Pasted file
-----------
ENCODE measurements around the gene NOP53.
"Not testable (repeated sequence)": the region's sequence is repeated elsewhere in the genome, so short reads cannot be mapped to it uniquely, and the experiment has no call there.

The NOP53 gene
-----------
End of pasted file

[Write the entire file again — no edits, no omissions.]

ENCODE measurements around the gene NOP53.
"Not testable (repeated sequence)": the region's sequence is repeated elsewhere in the genome, so short reads cannot be mapped to it uniquely, and the experiment has no call there.

The NOP53 gene